Pride And Prejudice

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Throughout Jane Austen's Pride and Prejudice, the conflict between reason and emotion is conveyed through the marriage of several different characters. In the marriage between Mr. and Mrs. Bennet, it is quite clear that the two have never experienced much love and is done mostly for financial benefit and out of infatuation. Similarly, the marriage between Charlotte and Mr. Collins is done out of convenience, but unlike Mr. and Mrs. Bennet, the two do not seem to mind the lack of passion in their relationship. However, the marriage of Elizabeth and Mr. Darcy is a perfect example of matrimony where there is a strong bond of love. The unity of Elizabeth and Mr.Darcy is Austen's ideal marriage because of their inherent passion and mutual respect for one another.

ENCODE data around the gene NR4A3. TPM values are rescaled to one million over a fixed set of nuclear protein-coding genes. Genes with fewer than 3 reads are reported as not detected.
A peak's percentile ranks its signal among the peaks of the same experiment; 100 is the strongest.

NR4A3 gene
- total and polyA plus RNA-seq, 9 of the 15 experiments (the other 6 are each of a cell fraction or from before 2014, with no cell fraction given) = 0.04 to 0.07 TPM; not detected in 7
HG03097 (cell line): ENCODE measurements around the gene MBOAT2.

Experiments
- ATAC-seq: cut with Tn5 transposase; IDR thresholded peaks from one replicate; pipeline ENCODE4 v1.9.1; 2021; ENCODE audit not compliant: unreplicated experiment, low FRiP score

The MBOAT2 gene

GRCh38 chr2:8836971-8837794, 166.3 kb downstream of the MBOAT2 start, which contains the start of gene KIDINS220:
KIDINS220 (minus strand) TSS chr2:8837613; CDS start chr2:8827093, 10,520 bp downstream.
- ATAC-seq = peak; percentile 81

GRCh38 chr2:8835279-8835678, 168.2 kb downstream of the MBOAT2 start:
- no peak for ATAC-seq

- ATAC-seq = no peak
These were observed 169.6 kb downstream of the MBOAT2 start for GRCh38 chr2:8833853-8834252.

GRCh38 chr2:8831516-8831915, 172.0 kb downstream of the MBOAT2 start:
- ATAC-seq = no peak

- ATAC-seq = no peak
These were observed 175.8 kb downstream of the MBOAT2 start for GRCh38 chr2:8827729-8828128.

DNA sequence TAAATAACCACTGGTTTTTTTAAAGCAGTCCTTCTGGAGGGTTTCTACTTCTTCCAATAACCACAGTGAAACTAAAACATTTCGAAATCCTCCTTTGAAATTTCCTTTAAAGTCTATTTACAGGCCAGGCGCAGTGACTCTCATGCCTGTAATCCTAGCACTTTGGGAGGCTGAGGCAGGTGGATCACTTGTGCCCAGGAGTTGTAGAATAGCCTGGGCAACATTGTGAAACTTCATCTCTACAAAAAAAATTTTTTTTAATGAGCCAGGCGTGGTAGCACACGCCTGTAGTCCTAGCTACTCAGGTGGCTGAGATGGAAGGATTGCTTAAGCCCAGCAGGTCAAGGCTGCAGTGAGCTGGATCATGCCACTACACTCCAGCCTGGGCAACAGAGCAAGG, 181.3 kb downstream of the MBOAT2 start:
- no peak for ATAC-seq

The marriage between Mr. and Mrs. Bennet demonstrates the struggle amid reason and emotion, or lack there of.

Mrs. Bennet's motivation in marrying Mr. Bennet is knowing that he will be able to provide for her with his wealth. Their marriage is extremely dull since the two cannot even communicate with each other. "Mr. Bennet was so odd a mixture of quick parts, sarcastic humour, reserve, and caprice, that the experience of three and twenty years had been insufficient to make his wife understand his character" (Austen 5). In fact, Mr. Bennet entertains himself with witty comments that Mrs. Bennet can never seem to comprehend. For example, when one of the Bennet's daughters, Kitty, is coughing, Mrs. Bennet foolishly scolds her and asks to "have a little compassion on my nerves" (Austen 5). Mr. Bennet humorously replies by claiming that "Kitty has no discretion in her coughs. She times them ill" (Austen 5). While, Mrs. Bennet married for money, it is evident that Mr. Bennet chose to...